Georges Seurat - Peasant with Hoe 1882

Peasant with Hoe 1882
Peasant with Hoe
1882 46x56cm oil/canvas
Solomon R. Guggenheim Museum, New York, USA

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From Solomon R. Guggenheim Museum, New York:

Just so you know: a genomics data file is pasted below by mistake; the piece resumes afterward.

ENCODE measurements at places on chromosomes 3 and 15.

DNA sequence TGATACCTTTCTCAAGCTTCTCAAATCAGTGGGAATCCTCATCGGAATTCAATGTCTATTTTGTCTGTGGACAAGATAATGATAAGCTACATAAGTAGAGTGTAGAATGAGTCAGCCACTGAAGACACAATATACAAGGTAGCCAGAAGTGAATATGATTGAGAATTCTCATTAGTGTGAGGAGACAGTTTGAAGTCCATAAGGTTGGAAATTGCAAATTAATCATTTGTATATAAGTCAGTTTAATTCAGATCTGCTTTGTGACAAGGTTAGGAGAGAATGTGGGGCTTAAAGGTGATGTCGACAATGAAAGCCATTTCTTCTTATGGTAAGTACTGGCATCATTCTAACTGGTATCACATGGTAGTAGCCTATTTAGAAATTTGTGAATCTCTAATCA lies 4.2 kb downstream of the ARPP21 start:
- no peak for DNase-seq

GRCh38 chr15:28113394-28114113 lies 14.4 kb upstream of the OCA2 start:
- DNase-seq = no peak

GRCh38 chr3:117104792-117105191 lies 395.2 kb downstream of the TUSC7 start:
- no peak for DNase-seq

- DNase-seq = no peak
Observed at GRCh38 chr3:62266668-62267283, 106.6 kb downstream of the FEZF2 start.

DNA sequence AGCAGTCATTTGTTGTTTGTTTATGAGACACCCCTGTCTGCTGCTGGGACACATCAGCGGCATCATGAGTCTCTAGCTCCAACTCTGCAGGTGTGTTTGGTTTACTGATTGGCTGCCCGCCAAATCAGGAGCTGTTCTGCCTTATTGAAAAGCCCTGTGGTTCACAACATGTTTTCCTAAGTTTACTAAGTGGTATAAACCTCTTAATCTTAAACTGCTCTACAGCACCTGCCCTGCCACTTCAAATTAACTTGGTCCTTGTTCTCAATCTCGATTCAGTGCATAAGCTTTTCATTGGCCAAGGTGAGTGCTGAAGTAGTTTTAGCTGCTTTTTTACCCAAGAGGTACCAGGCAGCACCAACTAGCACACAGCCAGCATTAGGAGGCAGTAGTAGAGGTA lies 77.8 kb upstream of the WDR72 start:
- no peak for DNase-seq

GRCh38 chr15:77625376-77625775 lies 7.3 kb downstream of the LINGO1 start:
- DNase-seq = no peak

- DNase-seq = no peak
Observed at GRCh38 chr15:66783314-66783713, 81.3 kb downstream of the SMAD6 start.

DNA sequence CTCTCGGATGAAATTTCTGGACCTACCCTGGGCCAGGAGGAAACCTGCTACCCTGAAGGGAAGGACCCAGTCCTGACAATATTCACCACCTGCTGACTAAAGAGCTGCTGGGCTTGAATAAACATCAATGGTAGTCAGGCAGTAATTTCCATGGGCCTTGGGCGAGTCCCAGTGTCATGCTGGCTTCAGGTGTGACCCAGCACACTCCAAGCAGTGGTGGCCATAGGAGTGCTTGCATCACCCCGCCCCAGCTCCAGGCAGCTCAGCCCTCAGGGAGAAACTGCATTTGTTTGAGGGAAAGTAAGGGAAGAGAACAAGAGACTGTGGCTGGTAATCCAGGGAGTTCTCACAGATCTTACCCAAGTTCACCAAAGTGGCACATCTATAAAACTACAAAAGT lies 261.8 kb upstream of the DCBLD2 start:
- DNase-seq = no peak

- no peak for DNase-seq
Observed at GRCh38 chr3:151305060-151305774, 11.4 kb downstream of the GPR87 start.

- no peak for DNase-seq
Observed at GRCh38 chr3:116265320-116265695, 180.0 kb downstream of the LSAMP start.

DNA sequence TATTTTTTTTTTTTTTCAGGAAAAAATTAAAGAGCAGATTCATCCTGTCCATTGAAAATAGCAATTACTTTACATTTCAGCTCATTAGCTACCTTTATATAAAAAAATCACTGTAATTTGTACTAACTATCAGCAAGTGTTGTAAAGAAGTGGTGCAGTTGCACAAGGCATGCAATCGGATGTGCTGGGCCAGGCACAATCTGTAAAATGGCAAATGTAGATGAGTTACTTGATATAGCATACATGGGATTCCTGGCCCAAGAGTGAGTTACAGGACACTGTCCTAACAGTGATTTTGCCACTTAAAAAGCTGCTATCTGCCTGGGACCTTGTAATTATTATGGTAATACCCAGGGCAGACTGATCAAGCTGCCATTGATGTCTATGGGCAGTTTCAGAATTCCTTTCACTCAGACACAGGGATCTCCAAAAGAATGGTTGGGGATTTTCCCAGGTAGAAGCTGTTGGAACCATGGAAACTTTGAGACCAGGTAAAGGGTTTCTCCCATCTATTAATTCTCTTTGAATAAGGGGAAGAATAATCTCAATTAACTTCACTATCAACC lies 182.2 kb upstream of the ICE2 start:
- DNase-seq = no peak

Georges Seurat's vibrant and harmonious images, comprising distinct daubs of complementary color, revolutionized painting. Born in Paris, Seurat entered the École des Beaux-Arts in 1878. He rapidly elaborated a personal idiom fed by 19th-century scientific theories of chromatics, optics, and physiological perception espoused by such thinkers as Michel-Eugène Chevreul, Ogden Rood, and Charles Henry, respectively. In 1881, he began a series of rural studies to which the Guggenheim's paintings appertain. He was largely inspired by the peasant imagery of Barbizon painter Jean-François Millet, and his crosshatched brushstrokes in these small works of agrarian life belie his incipient experiments with the division of color. A master draftsman, he created contemporaneous conté crayon drawings that capitalize on the textured surface of the paper to create zones of light and dark in eerily evocative images, as with the twilit Place de la Concorde, Winter. Seurat's investigations led to a more developed exploitation of contrasting color in 1884 with his transitional Bathers at Asnières. He eventually called his technique chromoluminarism, because the juxtaposition of individual hues elicited greater light effects, while contemporary critics christened it Pointillism or Neo-Impressionism.